Those of us who’ve been working on a Mac for a while know that installing software is usually a very simple process.
Except for more complex programs that need access to parts of the OS (and ask for an administrator password), usually it’s just a matter of drag and drop.
Which is what confused one recent Windows switcher when trying to add Firefox to their machine.
My friend contacted me on iChat because he was having difficulty installing the just-released Firefox 3.0. He had downloaded the disk image and mounted it, but was then stuck. He knew he had to copy the program to his hard drive, but he couldn’t really see how to do that. “What’s so tough?,” you’re thinking. “Just drag-and-drop the application to the folder.”
This is the instruction that confused him.
I suppose if you were used to the convoluted installation process for most Windows software, that kind of simplicity might just throw you.
In his regular Thursday feature, Post tech columnist Rob Pegoraro does a first-look review of Firefox 3.
After a couple of days using the new version of the already excellent browser, I’m pretty happy with the increased speed and the fact that it doesn’t seem to choke on certain sites nearly as much as it used to.
I suppose the new security features are nice, although I’ve never had any trouble steering away from suspicious sites.
However, there’s one item in the Firefox feature set highlighted by Pegoraro that puzzles me.
If, however, you’re a bookmark-tending type, Firefox 3 can help you make more sense of your Web favorites. You can tag them for easier reference, then sort through to see which ones you visit most and which ones collect dust.
Bookmarks? Saving a list of sites to a single computer really doesn’t make much sense anymore.
But having enough of them that you’d need to tag them for “easier reference” indicates that local bookmarking is probably the wrong tool for the job.
Especially if you consider that there are plenty of reliable web-based applications like del.icio.us that allow tagging, as well as sharing, and generally other do a much better job than any browser could.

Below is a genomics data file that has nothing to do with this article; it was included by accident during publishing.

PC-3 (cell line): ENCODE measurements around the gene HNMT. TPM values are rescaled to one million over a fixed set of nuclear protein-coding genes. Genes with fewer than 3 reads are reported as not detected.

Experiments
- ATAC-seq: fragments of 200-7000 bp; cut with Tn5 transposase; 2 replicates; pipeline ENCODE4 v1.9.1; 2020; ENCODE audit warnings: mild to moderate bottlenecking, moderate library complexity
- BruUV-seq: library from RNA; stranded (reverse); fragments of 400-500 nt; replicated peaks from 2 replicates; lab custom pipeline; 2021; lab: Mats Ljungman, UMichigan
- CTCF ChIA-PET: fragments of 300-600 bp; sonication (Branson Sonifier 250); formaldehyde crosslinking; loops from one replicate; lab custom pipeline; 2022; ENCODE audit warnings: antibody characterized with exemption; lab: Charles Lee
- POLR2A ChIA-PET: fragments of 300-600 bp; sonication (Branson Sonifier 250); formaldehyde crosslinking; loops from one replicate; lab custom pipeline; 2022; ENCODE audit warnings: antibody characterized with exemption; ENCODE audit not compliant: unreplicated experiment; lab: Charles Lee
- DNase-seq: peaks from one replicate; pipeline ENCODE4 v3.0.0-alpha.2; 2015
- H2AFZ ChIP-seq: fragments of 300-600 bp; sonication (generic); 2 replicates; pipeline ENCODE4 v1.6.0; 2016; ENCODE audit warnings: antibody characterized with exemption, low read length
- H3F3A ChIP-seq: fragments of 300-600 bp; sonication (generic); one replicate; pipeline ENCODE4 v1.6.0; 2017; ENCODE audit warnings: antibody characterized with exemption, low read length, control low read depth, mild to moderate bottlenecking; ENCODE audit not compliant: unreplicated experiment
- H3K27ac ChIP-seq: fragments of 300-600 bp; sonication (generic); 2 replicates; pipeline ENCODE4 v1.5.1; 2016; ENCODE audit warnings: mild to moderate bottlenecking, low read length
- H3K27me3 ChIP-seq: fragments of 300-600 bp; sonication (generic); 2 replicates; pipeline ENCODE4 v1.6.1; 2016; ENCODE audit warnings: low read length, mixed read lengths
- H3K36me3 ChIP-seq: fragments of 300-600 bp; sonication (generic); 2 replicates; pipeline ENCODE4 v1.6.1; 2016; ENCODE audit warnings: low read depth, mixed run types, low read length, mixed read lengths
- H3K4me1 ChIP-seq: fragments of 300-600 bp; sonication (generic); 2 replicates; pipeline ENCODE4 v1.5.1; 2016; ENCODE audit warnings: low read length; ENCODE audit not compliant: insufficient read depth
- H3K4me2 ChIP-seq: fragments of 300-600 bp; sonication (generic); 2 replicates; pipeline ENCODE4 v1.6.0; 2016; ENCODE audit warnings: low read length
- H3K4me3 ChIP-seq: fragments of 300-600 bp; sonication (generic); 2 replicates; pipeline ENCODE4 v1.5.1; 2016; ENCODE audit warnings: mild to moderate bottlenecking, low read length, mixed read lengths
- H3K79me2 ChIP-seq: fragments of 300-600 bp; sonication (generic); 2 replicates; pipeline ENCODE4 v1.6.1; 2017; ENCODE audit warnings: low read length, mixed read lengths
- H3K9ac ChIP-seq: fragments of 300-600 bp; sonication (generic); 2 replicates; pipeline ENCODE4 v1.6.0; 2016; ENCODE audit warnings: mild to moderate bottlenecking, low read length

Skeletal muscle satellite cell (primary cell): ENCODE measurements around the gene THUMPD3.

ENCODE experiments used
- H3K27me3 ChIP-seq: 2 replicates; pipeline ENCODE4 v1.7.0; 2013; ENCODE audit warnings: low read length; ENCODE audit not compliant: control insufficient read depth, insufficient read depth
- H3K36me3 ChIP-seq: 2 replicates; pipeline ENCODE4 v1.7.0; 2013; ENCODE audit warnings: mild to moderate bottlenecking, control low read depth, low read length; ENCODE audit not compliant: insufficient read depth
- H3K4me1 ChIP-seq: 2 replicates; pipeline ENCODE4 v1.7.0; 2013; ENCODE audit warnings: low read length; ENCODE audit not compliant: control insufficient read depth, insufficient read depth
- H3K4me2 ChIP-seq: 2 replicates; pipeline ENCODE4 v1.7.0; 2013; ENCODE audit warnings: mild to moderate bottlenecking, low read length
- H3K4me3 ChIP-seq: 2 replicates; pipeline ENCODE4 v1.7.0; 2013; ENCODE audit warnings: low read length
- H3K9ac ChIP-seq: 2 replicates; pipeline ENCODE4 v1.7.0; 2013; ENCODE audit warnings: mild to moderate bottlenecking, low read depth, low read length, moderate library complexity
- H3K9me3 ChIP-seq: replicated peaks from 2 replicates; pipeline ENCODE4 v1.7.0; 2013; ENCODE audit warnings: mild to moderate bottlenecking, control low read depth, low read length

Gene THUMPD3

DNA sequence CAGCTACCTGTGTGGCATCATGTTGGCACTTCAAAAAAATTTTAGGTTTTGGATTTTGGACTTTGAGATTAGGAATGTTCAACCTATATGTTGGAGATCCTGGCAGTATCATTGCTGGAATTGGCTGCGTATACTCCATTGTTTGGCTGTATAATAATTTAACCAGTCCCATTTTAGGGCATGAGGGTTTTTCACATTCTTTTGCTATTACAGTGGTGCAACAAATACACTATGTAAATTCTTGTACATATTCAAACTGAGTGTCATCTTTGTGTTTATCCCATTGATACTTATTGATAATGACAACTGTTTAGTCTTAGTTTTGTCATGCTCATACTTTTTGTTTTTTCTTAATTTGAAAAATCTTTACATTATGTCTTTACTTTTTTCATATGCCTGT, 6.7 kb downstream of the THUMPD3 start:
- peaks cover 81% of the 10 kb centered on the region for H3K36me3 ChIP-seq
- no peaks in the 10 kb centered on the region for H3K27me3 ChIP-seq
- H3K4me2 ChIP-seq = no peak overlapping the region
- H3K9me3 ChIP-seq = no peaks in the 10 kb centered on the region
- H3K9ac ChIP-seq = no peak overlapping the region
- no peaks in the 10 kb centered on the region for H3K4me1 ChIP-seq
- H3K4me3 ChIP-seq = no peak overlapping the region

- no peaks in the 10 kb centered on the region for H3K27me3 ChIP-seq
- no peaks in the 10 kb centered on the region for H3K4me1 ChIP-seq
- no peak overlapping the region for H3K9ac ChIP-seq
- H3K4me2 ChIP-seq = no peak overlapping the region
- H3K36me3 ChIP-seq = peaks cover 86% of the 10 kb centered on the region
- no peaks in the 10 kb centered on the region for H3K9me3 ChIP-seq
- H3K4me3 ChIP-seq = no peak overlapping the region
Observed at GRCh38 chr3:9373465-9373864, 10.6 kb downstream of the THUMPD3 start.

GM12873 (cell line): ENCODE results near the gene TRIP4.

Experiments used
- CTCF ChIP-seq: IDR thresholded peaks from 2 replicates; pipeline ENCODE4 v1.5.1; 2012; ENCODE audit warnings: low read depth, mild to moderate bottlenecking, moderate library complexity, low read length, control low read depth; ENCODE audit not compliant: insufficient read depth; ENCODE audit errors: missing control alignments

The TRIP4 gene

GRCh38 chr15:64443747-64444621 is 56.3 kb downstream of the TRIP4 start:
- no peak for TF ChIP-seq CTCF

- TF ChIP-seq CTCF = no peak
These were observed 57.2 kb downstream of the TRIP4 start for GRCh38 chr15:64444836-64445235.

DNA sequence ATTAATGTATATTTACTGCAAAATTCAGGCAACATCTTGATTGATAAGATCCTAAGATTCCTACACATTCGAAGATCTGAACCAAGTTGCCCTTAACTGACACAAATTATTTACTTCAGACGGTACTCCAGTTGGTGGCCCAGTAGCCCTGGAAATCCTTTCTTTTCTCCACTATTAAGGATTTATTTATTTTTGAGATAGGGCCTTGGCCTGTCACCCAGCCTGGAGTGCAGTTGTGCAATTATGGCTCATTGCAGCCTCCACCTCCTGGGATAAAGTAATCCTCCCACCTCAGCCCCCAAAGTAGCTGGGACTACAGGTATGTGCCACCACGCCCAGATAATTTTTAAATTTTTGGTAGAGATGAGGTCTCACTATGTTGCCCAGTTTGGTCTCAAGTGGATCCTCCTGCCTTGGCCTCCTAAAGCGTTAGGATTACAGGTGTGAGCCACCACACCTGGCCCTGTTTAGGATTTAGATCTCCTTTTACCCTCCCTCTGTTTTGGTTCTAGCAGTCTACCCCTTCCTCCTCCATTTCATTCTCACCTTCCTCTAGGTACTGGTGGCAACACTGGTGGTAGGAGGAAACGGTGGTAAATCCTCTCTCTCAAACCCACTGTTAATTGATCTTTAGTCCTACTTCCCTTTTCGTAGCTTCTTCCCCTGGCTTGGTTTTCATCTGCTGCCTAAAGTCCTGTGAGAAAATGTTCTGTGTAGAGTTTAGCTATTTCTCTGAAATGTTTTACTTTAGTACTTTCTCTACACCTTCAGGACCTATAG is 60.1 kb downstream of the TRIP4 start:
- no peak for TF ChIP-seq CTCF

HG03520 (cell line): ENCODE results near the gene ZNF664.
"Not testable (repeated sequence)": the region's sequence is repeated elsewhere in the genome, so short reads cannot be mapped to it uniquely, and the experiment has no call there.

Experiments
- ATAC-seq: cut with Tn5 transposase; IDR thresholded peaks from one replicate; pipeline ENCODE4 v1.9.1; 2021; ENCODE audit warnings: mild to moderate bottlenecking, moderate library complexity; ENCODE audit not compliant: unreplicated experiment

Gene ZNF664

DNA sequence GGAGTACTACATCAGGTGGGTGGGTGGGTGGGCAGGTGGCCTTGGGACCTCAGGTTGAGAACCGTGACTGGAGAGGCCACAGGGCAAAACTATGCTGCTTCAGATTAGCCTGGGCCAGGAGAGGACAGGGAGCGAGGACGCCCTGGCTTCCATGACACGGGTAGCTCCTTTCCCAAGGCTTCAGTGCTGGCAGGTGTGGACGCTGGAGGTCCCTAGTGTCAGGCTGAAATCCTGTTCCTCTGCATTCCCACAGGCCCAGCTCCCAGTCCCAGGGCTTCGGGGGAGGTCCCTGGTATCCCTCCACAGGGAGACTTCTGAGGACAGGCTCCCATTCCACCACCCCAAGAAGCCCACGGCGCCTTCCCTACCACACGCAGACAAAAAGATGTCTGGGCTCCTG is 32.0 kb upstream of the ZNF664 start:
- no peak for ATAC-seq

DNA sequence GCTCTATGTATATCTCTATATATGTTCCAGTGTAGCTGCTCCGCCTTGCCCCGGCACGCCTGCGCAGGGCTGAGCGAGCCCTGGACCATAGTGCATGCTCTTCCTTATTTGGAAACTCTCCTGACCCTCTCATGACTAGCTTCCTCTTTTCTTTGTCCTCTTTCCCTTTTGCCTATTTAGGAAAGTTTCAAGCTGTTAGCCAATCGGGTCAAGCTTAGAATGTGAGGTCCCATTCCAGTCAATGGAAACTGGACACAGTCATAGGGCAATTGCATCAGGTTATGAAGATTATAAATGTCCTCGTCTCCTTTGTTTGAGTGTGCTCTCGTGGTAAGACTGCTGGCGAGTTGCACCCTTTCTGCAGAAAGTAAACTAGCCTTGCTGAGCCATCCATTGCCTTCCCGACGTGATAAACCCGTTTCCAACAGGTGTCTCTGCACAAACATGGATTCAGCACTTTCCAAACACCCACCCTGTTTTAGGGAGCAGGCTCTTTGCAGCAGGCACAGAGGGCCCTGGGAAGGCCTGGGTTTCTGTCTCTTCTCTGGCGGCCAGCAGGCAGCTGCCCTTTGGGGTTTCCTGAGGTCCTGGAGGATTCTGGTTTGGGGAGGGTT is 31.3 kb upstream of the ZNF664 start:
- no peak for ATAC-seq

The Big Monopoly in Redmond is working on the next iteration of their Internet Explorer web browser and actually seems to be trying to make it follow web standards.
However, if tests using the beta version are any indication, IE 8 may just break the web. Or at least large numbers of sites.
Microsoft was initially concerned that defaulting to standards compliance mode would “break the web”–that is, make a significant proportion of web pages render so badly as to be unusable–and experiences with beta 1 have provided some justification for the company’s concerns. Microsoft is appealing to web developers to fix their web pages, but the unfortunate reality is that the owners of many websites will be unwilling to foot the bill for those fixes to be made.
The problem, of course, is that web developers have had to build into their code compensation for the quirks in the way that IE insists on rendering the pages.
That’s what happens when 90% of web users are viewing your pages using a defective piece of software.
Of course, that 90% has dropped to something like 70% and is likely to drop further since Firefox 3 will be released on Tuesday, giving web users one more great reason to abandon IE.
Now, if I could just convince the folks in our IT department to approve Firefox for use in our district. And certain people in other departments to dump Netscape!